Due to an unknown bug, I wasn’t able to connect Android Auto but I made good use of the dual USB charging ports located next to the HDMI outlet and the very useful standard AC power outlet on the bottom of the center console where you can connect your laptop. Finally, the physical buttons for home, changing brightness, switching off the screens and the volume knob are neat, as are the climate controls that were thankfully in a separate section.
Setting aside the massive screens, the interior looks like a modern reinterpretation of the original Honda Civic. In terms of build quality, the fabric upholstery and the wood trim look and feel quite nice but there is still a lot of exposed hard plastic for the price segment. Practicality is city car average, with a not-so-easy-to-reach fabric smartphone pocket, a retractable cup holder, bottle holders on the doors, a small glove box, and a modular storage compartment in the central tunnel that comes handy for larger items.
The Honda e can fit up to four adults with relative comfort for a vehicle of this size. Rear passengers have more space than in a Fiat 500 but a lot less than in an ICE-powered supermini like the VW Polo. They do, however, get four reading lights right next to the standard sunroof and USB ports for charging. Generally speaking, if you are up to 6 feet (1.83 m) tall you will have no issue with headroom and legroom but it is always nicer to sit at the front. The seats look and feel nice creating a cozy lounge-room atmosphere. The cargo space, though, is very limited with a capacity of 171 lt (6 cubic feet). This is smaller than all of its rivals but at least the rear seats fold flat for more demanding trips to the supermarket or when you need to pick someone up from the airport.
Agile, quick, and refined on the road
With an advertised WLTP range between 200-220 km (125-137 miles) depending on the variant which is less than equally-priced rivals, the Honda e is clearly designed for city use. Indeed, the small footprint, the light steering wheel, and the tiny 4.3 m (14.1 feet) turning radius make it quite agile in narrow roads, while the Single Pedal Control System in its most intense braking mode controlled from the paddles is ideal for traffic.
The birds-eye view camera and the sensors make it easy-peasy to park but you can also ask the Honda Parking Pilot to do all the work for you although this will likely take more time than doing it yourself. Speaking of driving aids, the Honda Sense suite has everything you’d ask for. The adaptive cruise control with stop & go function works smoothly and none of the passengers could tell that it wasn’t me in charge of the pedals. The lane centering also works well at times but it can get distracted from hazy lines.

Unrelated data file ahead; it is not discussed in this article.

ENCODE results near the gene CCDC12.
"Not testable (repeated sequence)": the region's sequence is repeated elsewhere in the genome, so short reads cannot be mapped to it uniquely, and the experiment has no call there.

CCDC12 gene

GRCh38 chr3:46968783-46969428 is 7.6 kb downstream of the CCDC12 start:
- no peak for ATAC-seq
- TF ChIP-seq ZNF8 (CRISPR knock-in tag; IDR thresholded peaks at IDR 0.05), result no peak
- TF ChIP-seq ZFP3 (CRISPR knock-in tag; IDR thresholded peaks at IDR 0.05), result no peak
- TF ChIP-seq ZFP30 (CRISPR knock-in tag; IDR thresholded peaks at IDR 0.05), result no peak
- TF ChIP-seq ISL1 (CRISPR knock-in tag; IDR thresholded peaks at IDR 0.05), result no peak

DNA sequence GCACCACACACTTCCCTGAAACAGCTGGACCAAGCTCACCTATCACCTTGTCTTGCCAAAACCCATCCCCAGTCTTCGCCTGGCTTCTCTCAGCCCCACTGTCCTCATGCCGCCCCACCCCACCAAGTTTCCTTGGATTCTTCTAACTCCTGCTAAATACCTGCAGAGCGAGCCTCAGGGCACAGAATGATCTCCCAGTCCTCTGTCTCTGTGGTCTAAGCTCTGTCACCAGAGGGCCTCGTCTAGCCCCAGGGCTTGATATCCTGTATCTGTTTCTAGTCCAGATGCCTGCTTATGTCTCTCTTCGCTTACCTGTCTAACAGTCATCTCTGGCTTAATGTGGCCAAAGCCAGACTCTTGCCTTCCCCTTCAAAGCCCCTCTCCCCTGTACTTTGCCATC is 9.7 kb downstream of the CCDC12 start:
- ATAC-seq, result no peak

In the more powerful Advance variant we drove, the single rear-mounted electric motor produces 152 hp (113 kW / 154 PS) and 315 Nm (232 lb-ft) of torque, rather than the 134 hp (100 kW / 136 PS) of the base model. While those numbers don’t sound mind-blowing, in reality the Honda e feels quicker than the advertised 0-100 km/h (0-62 mph) time of 8.3 seconds, especially in Sport mode where it becomes even more responsive. It can easily reach highway speeds or even the top speed of 145 km/h (90 mph) where it remains quiet inside thanks to Honda’s great effort in NVH.
Ride quality is where the small Honda excels, being on par with vehicles from larger segments. The fully independent suspension strikes a great balance between firmness and comfort. While you won’t get Citroen levels of plushness, it is amazingly refined for its size and results in almost no body roll in the corners. Although the steering feel is not on par with the MINI Cooper and the Ford Fiesta when it comes to spirited driving, its light nature is more suitable to an electric city car while still being fast and direct.
The RWD powertrain, the sophisticated chassis setup, the low center of gravity, and the 50:50 weight balance are the ingredients of a fun-to-drive machine. Indeed, the Honda e will put a smile on your face every time you push it, giving full control and being friendly close to the limit. With the ESP turned off it even becomes tail-happy but it always keeps its composure. The weight of 1,527 kg (3,366 pounds) doesn’t really show other than under heavy braking. The only issue here is the battery juice that gets drained when you step all the way into the gas pedal.